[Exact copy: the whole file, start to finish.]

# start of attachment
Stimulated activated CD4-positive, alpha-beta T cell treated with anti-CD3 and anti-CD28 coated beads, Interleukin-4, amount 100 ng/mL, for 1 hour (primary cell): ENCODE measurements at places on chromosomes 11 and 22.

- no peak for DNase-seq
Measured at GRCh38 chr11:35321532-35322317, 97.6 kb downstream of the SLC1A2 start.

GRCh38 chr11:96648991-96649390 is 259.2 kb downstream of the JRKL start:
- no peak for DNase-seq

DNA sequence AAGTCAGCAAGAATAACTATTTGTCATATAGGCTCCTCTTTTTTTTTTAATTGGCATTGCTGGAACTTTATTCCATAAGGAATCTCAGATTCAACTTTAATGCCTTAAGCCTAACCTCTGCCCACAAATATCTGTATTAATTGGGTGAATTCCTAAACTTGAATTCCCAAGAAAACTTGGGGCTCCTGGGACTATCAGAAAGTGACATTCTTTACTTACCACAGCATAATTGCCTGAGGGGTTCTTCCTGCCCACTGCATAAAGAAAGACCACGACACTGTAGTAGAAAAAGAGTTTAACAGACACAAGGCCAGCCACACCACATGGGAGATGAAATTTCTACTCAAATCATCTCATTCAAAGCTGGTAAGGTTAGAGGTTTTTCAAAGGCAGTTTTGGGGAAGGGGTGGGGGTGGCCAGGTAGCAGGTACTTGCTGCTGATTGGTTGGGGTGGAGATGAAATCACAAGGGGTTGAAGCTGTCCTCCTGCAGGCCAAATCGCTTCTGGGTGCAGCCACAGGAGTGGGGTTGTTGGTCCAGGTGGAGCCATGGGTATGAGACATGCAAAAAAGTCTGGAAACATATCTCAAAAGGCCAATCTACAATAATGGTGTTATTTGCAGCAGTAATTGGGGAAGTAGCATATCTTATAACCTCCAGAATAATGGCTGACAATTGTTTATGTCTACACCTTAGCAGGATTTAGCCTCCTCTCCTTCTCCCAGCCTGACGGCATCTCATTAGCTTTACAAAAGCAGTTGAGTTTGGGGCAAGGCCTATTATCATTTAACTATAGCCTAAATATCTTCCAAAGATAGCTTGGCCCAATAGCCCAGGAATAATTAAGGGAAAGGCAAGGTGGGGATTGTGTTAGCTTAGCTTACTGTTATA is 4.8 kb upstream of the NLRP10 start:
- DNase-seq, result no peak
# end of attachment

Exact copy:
Stimulated activated CD4-positive, alpha-beta T cell treated with anti-CD3 and anti-CD28 coated beads, Interleukin-4, amount 100 ng/mL, for 1 hour (primary cell): ENCODE measurements at places on chromosomes 11 and 22.

- no peak for DNase-seq
Measured at GRCh38 chr11:35321532-35322317, 97.6 kb downstream of the SLC1A2 start.

GRCh38 chr11:96648991-96649390 is 259.2 kb downstream of the JRKL start:
- no peak for DNase-seq

DNA sequence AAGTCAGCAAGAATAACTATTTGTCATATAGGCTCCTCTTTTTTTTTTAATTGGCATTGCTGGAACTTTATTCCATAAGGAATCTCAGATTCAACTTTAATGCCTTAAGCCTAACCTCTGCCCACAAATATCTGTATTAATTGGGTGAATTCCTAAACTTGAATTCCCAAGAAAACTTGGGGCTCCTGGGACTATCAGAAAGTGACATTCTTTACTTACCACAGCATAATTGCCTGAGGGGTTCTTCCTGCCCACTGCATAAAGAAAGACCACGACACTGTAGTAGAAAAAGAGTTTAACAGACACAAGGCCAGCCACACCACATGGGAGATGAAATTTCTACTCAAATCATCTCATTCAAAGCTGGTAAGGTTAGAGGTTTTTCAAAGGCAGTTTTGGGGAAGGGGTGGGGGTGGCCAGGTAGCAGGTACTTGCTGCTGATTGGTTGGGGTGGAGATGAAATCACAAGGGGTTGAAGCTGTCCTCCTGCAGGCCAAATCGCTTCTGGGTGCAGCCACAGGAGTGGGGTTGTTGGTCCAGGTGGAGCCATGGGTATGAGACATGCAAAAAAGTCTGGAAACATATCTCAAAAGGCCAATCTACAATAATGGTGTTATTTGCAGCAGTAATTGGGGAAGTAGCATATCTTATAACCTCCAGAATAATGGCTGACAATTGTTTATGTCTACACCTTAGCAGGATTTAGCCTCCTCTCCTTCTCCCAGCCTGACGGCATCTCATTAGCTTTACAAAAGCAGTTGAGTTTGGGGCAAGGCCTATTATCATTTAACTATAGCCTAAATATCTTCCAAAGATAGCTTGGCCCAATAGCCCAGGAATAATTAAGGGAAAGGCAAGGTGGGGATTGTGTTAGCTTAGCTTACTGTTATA is 4.8 kb upstream of the NLRP10 start:
- DNase-seq, result no peak